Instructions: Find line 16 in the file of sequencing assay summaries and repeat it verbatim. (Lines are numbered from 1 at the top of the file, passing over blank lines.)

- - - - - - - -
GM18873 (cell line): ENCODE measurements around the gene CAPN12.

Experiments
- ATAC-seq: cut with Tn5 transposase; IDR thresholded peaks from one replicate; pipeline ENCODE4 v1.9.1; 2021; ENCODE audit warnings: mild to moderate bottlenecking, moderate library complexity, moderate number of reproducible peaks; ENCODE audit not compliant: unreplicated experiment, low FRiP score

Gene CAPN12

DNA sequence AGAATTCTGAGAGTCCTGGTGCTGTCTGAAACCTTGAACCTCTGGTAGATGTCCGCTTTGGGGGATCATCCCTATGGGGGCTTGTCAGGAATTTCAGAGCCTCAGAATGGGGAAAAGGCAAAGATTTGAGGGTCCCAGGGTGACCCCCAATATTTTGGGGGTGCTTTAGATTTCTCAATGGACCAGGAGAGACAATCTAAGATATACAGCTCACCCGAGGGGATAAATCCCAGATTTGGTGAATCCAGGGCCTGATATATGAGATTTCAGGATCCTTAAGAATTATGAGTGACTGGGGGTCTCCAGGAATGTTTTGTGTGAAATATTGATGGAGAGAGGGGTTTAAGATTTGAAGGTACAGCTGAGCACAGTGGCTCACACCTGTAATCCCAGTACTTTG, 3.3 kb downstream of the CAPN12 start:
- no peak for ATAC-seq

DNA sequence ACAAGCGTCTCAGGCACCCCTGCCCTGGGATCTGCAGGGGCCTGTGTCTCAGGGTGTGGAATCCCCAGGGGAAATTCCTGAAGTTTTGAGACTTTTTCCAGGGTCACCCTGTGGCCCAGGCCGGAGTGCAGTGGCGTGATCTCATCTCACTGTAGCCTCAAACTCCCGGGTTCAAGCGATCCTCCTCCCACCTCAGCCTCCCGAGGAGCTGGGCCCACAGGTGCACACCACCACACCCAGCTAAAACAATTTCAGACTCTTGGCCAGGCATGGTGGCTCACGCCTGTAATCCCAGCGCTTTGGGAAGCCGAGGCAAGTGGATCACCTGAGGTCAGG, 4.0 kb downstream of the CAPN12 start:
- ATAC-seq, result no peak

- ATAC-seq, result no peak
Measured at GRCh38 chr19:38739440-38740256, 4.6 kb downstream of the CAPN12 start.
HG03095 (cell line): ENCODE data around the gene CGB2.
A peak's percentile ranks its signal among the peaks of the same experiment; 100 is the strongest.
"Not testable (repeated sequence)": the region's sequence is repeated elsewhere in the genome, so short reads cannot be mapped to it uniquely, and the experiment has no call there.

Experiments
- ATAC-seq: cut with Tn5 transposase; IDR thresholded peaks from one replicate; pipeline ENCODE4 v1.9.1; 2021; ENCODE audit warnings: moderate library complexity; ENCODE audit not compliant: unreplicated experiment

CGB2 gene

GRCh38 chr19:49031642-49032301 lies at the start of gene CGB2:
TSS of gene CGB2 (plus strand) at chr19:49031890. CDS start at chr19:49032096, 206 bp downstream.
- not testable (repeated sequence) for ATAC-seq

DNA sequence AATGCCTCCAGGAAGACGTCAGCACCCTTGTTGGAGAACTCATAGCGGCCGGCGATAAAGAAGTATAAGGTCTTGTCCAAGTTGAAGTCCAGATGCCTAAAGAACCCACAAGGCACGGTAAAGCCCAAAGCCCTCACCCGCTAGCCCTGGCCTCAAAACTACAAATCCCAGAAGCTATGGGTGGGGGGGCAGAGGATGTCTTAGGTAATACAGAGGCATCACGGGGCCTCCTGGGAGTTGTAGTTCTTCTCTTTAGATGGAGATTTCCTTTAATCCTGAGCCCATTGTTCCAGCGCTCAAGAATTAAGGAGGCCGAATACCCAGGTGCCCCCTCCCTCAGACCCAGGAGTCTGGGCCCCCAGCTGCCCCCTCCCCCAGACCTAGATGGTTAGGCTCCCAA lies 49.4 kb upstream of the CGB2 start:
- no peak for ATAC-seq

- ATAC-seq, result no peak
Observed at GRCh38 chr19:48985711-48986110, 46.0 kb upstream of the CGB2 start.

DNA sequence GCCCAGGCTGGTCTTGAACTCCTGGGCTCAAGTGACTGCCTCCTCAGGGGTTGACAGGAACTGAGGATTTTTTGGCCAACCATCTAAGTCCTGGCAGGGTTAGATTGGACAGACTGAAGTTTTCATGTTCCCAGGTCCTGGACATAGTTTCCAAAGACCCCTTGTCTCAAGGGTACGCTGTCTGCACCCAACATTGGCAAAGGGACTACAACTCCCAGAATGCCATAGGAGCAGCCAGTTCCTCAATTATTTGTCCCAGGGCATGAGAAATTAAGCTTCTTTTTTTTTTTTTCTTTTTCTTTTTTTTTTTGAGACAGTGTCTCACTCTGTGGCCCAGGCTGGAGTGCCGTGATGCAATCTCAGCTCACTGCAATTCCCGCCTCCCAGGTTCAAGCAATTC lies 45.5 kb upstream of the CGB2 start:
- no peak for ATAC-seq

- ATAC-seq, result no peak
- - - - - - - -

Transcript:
CGB2 gene